Presentation on theme: "Privacy. Privacy Quotes Search my house with a fine tooth comb Turn over everything ’cause I won’t be at home Set up your microscope and tell me what."— Presentation transcript:
Privacy Quotes Search my house with a fine tooth comb Turn over everything ’cause I won’t be at home Set up your microscope and tell me what you see You’ll still know nothing ’bout me [Sting] "The horror of that moment, " the King went on, "I shall never, never forget!" "You will, though, " the Queen said, "if you don't make a memorandum of it." [Lewis Carroll, Through the Looking-glass] Why doesn't everybody leave everybody else the hell alone? [Jimmy Durante] "You have zero privacy anyway. Get over it." [Scott McNealy, Sun Microsystems]
What is Privacy ? A Historical View Definitions of Privacy The Merriam Webster Online dictionary defines privacy as: a : the quality or state of being apart from company or observation b : freedom from unauthorized intrusion EPIC (The Electronic Privacy and Information Center) offers a host of privacy resources, but never gives an up-front definition of the word. Privacy.Org gives no clear definition of privacy
Brandeis Warren Policy Paper In 1890 US Supreme Court Justices Brandeis and Warren formulated a policy paper over privacy issues. Their concern was over the growing use of technology, particularly the popularization of photography and inexpensive printing techniques
Brandeis Warren (2) “Recent inventions and business methods call attention to the next step which must be taken for the protection of the person, and for securing to the individual what Judge Cooley calls the right ‘to be let alone.’ Instantaneous photographs and newspaper enterprise have invaded the sacred precincts of private and domestic life; and numerous mechanical devices threaten to make good the prediction that "what is whispered in the closet shall be proclaimed from the house-tops." ….The alleged facts of a somewhat notorious case brought before an inferior tribunal in New York a few months ago, directly involved the consideration of the right of circulating portraits; and the question whether our law will recognize and protect the right to privacy in this and in other respects must soon come before our courts for consideration….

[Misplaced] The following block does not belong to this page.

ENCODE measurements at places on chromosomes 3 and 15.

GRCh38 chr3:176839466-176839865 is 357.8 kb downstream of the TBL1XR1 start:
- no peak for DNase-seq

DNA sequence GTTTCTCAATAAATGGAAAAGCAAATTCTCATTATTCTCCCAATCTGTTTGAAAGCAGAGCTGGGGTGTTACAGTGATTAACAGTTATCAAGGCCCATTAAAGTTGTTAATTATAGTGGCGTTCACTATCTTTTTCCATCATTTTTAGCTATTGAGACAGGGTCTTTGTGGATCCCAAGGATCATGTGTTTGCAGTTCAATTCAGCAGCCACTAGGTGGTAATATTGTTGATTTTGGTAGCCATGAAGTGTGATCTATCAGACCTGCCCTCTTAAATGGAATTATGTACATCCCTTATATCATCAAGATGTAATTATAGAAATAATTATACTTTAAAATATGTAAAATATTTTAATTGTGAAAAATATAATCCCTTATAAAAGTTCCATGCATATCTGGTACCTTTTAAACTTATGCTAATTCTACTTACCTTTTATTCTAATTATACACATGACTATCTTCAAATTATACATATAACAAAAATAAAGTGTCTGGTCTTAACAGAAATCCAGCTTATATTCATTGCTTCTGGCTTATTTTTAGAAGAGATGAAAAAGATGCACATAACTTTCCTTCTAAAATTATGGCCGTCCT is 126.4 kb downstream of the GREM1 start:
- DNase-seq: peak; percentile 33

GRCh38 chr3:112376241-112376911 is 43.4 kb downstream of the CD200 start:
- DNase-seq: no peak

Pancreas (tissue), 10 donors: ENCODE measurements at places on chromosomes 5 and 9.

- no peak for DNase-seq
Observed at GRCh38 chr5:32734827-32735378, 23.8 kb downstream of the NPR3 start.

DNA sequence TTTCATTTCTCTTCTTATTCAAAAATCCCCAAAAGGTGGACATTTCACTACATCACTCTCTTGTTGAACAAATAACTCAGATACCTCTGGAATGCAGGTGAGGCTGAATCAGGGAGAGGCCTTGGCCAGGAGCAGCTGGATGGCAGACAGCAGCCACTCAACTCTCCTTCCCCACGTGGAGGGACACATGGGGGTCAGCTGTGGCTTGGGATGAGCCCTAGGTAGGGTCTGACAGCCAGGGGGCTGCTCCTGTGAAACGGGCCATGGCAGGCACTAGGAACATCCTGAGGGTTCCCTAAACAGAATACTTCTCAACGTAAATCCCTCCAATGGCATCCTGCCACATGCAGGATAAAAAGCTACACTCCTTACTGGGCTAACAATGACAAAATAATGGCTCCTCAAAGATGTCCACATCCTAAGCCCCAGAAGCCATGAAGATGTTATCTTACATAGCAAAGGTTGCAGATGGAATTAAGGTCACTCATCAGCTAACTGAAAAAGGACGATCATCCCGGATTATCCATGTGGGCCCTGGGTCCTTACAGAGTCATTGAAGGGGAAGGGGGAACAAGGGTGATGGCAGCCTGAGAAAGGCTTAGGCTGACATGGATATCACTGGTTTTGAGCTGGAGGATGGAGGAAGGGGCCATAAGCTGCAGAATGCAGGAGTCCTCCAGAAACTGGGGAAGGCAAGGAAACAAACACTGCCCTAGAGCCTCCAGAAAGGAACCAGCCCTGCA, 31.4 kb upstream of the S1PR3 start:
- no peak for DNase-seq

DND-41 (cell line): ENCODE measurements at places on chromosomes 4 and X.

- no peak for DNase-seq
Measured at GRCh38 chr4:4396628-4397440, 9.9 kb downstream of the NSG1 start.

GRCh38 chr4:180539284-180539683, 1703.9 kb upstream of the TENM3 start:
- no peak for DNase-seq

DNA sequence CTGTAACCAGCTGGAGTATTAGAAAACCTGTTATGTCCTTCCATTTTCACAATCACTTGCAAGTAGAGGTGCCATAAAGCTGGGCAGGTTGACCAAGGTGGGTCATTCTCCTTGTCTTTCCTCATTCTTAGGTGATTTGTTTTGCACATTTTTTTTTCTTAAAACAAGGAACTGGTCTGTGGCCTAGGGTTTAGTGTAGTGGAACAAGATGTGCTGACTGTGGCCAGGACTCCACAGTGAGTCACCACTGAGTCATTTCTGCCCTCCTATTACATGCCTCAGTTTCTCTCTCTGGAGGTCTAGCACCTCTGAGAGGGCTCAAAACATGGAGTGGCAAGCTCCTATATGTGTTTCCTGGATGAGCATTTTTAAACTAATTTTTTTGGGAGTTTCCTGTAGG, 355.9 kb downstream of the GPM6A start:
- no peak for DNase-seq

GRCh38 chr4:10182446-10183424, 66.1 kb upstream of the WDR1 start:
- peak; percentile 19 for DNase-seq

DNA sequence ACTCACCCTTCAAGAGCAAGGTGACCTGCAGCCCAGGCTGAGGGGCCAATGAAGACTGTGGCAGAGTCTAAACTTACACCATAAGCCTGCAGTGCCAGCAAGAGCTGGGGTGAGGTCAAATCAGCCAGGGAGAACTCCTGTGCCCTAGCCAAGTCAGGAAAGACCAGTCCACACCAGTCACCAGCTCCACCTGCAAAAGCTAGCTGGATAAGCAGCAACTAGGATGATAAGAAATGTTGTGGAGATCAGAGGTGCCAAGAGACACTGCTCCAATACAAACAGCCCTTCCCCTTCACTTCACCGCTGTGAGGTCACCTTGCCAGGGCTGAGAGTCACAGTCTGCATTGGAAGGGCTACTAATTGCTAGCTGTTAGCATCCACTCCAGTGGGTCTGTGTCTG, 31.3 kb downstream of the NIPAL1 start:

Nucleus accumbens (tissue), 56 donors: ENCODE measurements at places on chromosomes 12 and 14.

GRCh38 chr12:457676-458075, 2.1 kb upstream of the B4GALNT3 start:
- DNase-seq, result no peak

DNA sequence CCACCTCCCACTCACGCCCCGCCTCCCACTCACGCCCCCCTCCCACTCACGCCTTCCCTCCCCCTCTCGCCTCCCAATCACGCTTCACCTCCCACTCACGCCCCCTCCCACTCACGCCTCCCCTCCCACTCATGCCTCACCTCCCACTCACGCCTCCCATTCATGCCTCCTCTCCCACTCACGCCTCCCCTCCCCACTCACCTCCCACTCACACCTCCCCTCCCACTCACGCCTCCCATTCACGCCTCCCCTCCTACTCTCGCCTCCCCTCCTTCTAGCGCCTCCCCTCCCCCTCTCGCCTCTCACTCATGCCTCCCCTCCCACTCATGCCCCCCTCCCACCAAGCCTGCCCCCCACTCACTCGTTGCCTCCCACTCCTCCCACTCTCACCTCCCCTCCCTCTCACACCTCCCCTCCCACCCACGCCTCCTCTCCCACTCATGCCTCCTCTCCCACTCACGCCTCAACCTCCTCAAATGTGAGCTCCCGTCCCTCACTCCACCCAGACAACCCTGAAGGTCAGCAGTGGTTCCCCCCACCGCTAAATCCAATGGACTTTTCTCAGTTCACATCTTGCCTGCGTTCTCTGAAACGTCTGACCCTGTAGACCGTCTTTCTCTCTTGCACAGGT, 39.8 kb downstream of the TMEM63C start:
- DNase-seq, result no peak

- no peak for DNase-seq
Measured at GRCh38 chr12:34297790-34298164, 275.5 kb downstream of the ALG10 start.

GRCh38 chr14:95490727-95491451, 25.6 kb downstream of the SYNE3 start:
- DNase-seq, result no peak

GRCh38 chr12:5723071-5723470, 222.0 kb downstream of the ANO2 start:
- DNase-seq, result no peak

Brandeis Warren (3) The "right to be let alone" is the most succinct and perhaps most well used definition of the right to privacy, although concepts of privacy arose much before the legal concept of privacy was first formulated by Brandeis-Warren. During the pre-industrial period, privacy was considered to be an attribute of man in nature. John Locke stated that: "every Man has a Property in his own Person. This no Body has any Right to but himself." [Locke, Chapter 5. Of Property. Section 27]
Technology and Privacy (Census) The Babylonians and Chinese conducted censuses to help them make decisions on taxes and the military. The Egyptians used census data to designate those who would build pyramids, and to redistribute land after the annual flooding of the Nile. Then the Domesday Book, a census of land and property in medieval England, was launched by William the Conqueror.”